Data linkage is a dominant challenge to developers and users of decision-making information — how to get data from one source linked to data from another source for integrated data viewing or analysis. A simple example is to link census tract data from Census 2010 with census tract data from American Community Survey 2012 5 year estimates. These data are differently sourced, so the starting place is having a dataset from each source program. To link the datasets for analysis involves using the common key field, or geocode, between the datasets and creating one merged dataset.
Geocodes are structured handles that uniquely identify a geographic area. While geocodes might be sometimes be viewed as an alternative name for a geographic area, without them data linkage between differently sourced data can quickly become impossible. This section reviews the structure and use of some commonly used geocodes developing and using decision-making data.
A geocode is defined as a structured character string containing no spaces that uniquely associates with a geographic area. In the case of the two census tract datasets, the geocode would be the 11 character string comprised of the FIPS state code (2), FIPS county code (3) and Census 2010 census tract code (6).
The graphic below shows an area in Honolulu County (county FIPS code 003), Hawaii (state FIPS code 15). Census 2000 tracts are shown with a dark blue boundary. Census 2010 tracts are shown with a red boundary. Census 2000 tract 001902 is split into Census 2010 tracts 001903 and 001904. The tracts are labeled with only the 6-character tract code; but the 6-character tract codes are only unique within a county.
The full Census 2000 census tract geocode for the area labeled “001902” is 15003001902. The full Census 2010 census tract geocode for the area labeled “001904” is 15003001904. Note the geocode has no identification or attribute identifying the vintage of the area (e.g., 2000 versus 2010). The following graphic illustrates the relationship between these geocodes.
FIPS Codes and Census Geocodes
Federal Information Processing Standard (FIPS) codes have long been a standard for associating/defining geocodes for geographic areas widely in use in Federal programs. The FIPS codes have been widely adopted outside of government applications, becoming somewhat universal. FIPS codes do not cover key Census geography including census tracts, block groups and census blocks.
American National Standards Institute codes (ANSI codes) are standardized numeric or alphabetic codes issued by the American National Standards Institute (ANSI) to ensure uniform identification of geographic entities through all federal government agencies. ANSI has taken over the management of geographic codes from the National Institute of Standards and Technology (NIST). Under NIST, the codes adhered to the Federal Information Processing Standards (FIPS). ANSI now issues two types of codes. They continue to issue the commonly used FIPS codes, although the acronym has now changed to Federal Information Processing Series, because it is no longer considered the standard. They also issue the Geographic Names Information System (GNIS) Identifiers, which were established by the United States Geological Survey (USGS). Links to FIPS codes, which are the codes most commonly used by the Census Bureau, most other Federal statistical agencies, and thus most non-government data developers/users.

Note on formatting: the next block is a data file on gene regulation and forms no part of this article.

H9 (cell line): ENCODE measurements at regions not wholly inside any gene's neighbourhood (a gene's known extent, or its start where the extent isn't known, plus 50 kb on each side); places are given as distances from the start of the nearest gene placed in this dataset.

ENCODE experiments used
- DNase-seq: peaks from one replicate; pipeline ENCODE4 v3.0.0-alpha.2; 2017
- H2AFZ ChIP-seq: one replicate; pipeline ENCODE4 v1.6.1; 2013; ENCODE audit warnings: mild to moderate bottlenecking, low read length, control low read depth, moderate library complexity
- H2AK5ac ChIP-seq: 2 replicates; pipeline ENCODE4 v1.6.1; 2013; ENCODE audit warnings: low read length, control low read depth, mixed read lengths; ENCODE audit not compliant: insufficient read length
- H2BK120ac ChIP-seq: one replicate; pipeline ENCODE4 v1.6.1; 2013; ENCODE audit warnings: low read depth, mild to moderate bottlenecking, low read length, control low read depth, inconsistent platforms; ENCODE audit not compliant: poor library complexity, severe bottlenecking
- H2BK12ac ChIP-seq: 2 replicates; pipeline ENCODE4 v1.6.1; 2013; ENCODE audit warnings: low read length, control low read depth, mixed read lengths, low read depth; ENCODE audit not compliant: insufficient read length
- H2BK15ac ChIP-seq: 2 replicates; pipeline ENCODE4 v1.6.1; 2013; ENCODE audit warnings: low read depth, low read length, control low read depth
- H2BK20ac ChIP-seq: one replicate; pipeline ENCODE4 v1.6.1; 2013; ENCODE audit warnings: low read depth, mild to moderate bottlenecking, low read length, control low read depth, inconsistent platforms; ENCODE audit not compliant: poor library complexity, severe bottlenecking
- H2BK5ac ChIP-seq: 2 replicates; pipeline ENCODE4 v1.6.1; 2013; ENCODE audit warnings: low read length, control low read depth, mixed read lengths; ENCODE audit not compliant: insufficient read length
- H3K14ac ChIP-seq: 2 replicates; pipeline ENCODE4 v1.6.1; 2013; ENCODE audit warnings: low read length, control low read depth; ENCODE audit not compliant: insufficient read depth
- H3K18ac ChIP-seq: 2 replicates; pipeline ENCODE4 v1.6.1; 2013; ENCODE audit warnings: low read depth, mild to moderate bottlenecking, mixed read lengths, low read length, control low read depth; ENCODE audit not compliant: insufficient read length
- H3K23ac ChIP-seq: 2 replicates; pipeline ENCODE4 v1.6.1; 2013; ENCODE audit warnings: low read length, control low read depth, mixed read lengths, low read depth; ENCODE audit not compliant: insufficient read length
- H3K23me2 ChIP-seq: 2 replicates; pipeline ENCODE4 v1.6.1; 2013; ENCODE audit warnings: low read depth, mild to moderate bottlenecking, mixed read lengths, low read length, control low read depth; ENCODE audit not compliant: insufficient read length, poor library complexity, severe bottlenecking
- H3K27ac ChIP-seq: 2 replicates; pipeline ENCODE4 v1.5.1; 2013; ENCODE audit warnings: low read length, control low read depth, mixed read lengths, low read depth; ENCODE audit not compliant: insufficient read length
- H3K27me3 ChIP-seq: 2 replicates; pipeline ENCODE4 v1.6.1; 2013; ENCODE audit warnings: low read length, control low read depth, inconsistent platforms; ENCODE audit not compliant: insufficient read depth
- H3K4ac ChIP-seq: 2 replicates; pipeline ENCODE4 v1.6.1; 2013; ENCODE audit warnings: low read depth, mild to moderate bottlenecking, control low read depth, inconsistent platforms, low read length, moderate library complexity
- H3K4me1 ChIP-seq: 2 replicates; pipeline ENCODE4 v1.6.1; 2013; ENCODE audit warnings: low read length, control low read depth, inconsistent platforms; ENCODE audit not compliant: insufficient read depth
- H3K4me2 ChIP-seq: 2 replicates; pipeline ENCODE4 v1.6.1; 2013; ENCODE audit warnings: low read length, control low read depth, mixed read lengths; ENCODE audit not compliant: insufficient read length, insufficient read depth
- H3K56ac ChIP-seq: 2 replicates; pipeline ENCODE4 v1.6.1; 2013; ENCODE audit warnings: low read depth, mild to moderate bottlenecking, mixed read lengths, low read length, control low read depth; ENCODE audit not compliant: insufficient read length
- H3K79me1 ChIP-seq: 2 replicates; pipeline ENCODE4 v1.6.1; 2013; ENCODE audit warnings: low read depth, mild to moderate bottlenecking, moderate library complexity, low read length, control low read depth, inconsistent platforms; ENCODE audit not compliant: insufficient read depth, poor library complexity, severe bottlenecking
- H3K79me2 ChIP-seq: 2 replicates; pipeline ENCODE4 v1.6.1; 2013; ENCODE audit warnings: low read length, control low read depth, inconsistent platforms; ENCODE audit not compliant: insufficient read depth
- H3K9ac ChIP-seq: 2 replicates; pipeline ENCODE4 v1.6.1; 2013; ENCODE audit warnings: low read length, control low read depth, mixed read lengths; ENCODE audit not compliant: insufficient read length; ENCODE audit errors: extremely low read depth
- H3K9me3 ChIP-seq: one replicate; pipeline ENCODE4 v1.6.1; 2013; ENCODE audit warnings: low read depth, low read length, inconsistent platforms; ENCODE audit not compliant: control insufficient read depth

Relating Geography: SF1 header
Census geocodes for the decennial census can be determined in a geographic-relationship manner using the Summary File 1 (SF1) geographic header record/file. This datasest contains a record for each census tabulation block. In each record, the corresponding array of associated geocodes, pertaining to where that block is located, are provided (e.g., for that block the census tract, city/place, school district, county, ZIP code area, congressional district, metro/CBSA, etc.). As an example, it is possible to determine the geocodes for the city/places intersecting with a county or school district using this file.
The SF1 has the limitation that the codes are as of the decennial SF1 tabulation vintage. As a result, the initial Census 2010 SF1 contains codes for the 112th Congressional Districts, 2009 vintage metros/CBSAs, and cities/places as of 2010.
Merging Subject Matter Data into Shapefiles
Shapefiles are often/typically developed in a manner that includes no subject matter. For example, most Census Bureau shapefiles do not include any statistical data beyond geographic area (size) and latitude-longitude. To merge demographic-economic data into a shapefile, thus enabling use of the shapefile to develop thematic pattern maps, requires linking the shapefile dbf (e.g., Census 2010 census tract boundary file) with a subject matter dbf (e.g., Census 2010 demographics or ACS 2011 demographics). The subject matter dbf is linked to the shapefile dbf using a common key which is the geocode. The geocodes must be identically defined and of the same vintage.
Join in one of the upcoming Web sessions on Using Shapefiles where applications that illustrate use of geocodes are reviewed.